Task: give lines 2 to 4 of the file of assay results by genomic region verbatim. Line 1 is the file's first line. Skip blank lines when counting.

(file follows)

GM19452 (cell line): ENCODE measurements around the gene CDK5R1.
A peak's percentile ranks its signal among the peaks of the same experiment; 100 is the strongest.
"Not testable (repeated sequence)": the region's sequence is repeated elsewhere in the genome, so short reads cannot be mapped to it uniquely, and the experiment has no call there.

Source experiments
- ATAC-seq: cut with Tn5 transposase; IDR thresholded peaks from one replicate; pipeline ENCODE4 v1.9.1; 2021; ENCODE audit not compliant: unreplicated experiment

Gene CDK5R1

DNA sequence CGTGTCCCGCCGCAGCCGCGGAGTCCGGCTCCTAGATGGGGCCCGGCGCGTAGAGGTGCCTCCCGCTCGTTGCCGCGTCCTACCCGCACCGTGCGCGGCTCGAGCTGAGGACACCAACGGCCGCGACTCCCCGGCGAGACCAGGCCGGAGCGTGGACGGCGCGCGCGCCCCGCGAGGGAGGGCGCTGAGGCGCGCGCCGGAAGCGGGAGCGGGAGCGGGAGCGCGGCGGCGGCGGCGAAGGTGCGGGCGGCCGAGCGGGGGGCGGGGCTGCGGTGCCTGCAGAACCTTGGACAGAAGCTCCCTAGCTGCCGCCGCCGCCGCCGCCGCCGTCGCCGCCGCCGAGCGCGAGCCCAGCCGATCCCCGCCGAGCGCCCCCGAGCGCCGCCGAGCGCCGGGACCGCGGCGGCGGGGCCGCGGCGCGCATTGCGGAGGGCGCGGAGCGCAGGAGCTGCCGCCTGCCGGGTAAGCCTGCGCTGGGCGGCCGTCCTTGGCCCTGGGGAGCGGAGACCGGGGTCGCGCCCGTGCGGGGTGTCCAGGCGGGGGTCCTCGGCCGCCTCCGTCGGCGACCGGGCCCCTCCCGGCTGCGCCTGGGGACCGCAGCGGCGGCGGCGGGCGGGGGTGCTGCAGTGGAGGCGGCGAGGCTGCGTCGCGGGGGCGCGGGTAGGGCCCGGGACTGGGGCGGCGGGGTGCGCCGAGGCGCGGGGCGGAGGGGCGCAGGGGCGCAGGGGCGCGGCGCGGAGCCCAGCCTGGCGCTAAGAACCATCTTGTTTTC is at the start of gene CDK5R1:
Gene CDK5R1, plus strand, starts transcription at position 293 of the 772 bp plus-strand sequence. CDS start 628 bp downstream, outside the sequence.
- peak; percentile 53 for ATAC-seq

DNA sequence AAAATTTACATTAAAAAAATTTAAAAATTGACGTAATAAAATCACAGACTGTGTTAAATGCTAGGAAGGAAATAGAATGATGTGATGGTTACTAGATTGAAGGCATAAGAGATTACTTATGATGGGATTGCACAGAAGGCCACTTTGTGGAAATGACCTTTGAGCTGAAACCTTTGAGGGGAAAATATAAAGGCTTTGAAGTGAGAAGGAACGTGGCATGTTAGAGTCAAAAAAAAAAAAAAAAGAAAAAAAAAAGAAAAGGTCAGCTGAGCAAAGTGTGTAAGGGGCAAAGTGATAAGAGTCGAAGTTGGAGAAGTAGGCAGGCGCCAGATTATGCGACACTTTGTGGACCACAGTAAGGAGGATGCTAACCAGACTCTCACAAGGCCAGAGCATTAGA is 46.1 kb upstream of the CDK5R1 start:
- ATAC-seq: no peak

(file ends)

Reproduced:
A peak's percentile ranks its signal among the peaks of the same experiment; 100 is the strongest.
"Not testable (repeated sequence)": the region's sequence is repeated elsewhere in the genome, so short reads cannot be mapped to it uniquely, and the experiment has no call there.

Source experiments